They want to hear your stories

The search is on for Irish emigrants who settled in Luton between 1940 and 1960 and would like to tell their stories.
 They were a generation forced from their homeland to look for employment, and thousands moved to the town and decided to stay.
 Among them were Luton Corporation bus workers James and Teresa Galvin, pictured right in Manchester Street in 1951. James was a driver and Teresa a conductor.

By The Newsroom
Saturday, 24th November 2012, 12:46 pm

Luton Irish Forum hopes to extend, with the help of Yesteryear readers, its archive of tales from settlers during the Second World War and the 15 years after the conflict ended.

During the first stage of its Catching The Boat project, the Forum held “reminiscence workshops” in schools relating to industries, skills and uniforms.

Reconstruction of the Princess Maud – the ship on which many migrants travelled – and working life uniforms were portrayed in the St Patrick’s pageant and the Love Luton parade.

An exhibition of schoolchildren’s artwork and creative writing relating to the project was held at Stockwood Discovery Centre in July.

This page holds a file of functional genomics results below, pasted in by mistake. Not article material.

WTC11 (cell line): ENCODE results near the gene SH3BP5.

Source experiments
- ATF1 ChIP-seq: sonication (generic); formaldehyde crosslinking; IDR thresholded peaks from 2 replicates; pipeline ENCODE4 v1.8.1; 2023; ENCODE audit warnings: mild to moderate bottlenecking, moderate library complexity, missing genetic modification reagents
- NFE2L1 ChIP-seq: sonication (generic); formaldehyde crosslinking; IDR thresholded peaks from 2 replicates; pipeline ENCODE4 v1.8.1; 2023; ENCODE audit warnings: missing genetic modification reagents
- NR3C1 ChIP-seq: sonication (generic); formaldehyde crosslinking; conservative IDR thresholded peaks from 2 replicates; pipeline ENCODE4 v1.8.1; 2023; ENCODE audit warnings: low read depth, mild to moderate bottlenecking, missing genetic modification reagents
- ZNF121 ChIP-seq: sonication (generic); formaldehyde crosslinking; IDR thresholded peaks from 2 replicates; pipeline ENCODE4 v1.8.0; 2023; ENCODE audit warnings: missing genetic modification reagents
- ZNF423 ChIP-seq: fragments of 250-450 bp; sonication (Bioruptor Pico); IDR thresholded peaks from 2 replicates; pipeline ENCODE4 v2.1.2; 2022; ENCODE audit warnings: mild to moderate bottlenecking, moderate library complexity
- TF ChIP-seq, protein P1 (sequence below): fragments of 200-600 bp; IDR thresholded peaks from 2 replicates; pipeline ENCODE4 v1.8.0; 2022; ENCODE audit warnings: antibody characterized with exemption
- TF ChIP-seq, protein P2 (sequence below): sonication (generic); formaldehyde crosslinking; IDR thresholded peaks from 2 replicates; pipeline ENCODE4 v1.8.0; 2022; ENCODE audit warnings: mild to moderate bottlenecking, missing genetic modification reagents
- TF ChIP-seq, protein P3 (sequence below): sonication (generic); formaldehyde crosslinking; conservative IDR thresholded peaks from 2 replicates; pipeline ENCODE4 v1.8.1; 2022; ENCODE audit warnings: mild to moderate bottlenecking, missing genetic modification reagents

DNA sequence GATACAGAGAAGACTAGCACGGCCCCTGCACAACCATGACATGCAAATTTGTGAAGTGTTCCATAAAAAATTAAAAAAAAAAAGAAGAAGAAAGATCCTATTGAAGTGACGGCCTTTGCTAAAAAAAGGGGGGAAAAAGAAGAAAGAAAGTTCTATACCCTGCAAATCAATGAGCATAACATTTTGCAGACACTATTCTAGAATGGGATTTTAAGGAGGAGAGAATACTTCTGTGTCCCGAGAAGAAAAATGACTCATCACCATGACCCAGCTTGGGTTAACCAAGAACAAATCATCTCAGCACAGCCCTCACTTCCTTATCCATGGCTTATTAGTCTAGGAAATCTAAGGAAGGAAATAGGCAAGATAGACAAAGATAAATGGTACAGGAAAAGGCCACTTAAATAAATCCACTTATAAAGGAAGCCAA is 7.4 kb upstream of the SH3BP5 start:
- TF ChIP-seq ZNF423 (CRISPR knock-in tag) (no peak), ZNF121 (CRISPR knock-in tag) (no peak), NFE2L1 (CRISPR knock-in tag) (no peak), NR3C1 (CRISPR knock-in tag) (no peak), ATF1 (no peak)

Now the Forum has launched the second stage of the project, which includes the memories of individuals, plus photos in the Luton News archive at Wardown Museum.

A grant from the Heritage Lottery Fund has made it possible for the valuable contribution of settlers from Ireland to life in Luton to be documented.

Tom Scanlon of Luton Irish Forum said: “Many of the migrants worked in emerging industries, helping to build up the town’s economy in the years following the War.

“Catching The Boat highlights the immense contribution Irish settlers made to Luton’s skilled workforce, economic development and supportive infrastructures to subsequent multicultural emigrants.

“This is a timely opportunity for a generation of people forced from their native countries in search of employment. 

It will allow them to tell their own individual stories – often harrowing, sometimes amusing in hindsight – before they are lost to us forever. We are proud to be part of this great project.” 

Robyn Llewellyn, head of Heritage Lottery Fund East of England, said: “This project will help to show how different communities settled in Luton and then made their own special contribution to its development. It’s a story of shared endeavour and achievement.”